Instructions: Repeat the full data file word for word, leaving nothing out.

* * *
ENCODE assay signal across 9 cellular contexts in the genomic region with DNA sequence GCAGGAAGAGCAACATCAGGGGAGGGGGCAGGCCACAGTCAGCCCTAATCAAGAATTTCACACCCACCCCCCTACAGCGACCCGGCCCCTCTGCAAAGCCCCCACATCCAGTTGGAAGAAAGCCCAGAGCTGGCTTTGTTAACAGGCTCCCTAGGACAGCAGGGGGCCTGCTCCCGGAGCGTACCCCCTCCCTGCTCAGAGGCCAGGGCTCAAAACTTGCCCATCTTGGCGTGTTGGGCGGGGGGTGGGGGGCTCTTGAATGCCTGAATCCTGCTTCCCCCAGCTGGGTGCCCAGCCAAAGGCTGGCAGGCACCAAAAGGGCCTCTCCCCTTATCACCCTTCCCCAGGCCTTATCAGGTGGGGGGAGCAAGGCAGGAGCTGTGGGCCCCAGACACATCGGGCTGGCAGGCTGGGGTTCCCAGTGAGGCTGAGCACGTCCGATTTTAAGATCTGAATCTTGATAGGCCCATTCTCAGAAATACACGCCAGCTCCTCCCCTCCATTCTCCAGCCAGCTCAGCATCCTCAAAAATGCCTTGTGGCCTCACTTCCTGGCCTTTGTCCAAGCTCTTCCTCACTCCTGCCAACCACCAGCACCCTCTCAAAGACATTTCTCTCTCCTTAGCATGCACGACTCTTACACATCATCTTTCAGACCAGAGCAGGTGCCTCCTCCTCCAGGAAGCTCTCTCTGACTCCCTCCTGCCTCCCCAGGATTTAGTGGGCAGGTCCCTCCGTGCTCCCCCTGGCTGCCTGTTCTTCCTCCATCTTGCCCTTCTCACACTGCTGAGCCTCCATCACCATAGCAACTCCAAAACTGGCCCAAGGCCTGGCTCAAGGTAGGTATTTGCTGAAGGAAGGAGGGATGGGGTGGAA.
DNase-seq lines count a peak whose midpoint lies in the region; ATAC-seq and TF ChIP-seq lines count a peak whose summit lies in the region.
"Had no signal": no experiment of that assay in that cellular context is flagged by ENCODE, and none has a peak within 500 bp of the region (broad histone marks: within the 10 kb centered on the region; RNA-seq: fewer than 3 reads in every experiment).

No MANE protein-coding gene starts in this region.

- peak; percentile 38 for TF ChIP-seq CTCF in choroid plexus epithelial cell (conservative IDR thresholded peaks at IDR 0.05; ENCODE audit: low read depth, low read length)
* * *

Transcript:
ENCODE assay signal across 9 cellular contexts in the genomic region with DNA sequence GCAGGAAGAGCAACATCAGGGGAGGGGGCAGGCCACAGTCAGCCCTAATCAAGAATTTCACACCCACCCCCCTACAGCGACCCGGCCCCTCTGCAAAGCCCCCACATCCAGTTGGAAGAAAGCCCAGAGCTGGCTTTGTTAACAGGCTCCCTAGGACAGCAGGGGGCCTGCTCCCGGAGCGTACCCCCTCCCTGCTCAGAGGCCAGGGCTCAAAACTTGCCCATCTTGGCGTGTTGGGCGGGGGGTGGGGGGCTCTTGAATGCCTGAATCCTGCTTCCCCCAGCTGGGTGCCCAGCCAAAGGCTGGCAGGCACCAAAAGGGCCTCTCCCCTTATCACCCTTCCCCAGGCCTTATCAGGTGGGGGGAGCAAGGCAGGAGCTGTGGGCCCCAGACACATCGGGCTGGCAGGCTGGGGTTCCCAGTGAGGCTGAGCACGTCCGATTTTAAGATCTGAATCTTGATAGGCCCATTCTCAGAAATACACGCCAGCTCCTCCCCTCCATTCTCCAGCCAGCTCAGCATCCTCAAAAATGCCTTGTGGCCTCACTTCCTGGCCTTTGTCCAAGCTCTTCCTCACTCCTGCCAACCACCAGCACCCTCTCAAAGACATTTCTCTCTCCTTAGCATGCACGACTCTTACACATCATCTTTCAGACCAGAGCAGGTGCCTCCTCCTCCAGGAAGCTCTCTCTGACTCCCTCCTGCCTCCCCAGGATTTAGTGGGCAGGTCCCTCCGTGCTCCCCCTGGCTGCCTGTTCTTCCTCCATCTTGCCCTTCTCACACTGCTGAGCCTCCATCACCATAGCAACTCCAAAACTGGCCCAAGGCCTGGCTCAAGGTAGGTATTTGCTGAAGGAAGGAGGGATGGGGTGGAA.
DNase-seq lines count a peak whose midpoint lies in the region; ATAC-seq and TF ChIP-seq lines count a peak whose summit lies in the region.
"Had no signal": no experiment of that assay in that cellular context is flagged by ENCODE, and none has a peak within 500 bp of the region (broad histone marks: within the 10 kb centered on the region; RNA-seq: fewer than 3 reads in every experiment).

No MANE protein-coding gene starts in this region.

- peak; percentile 38 for TF ChIP-seq CTCF in choroid plexus epithelial cell (conservative IDR thresholded peaks at IDR 0.05; ENCODE audit: low read depth, low read length)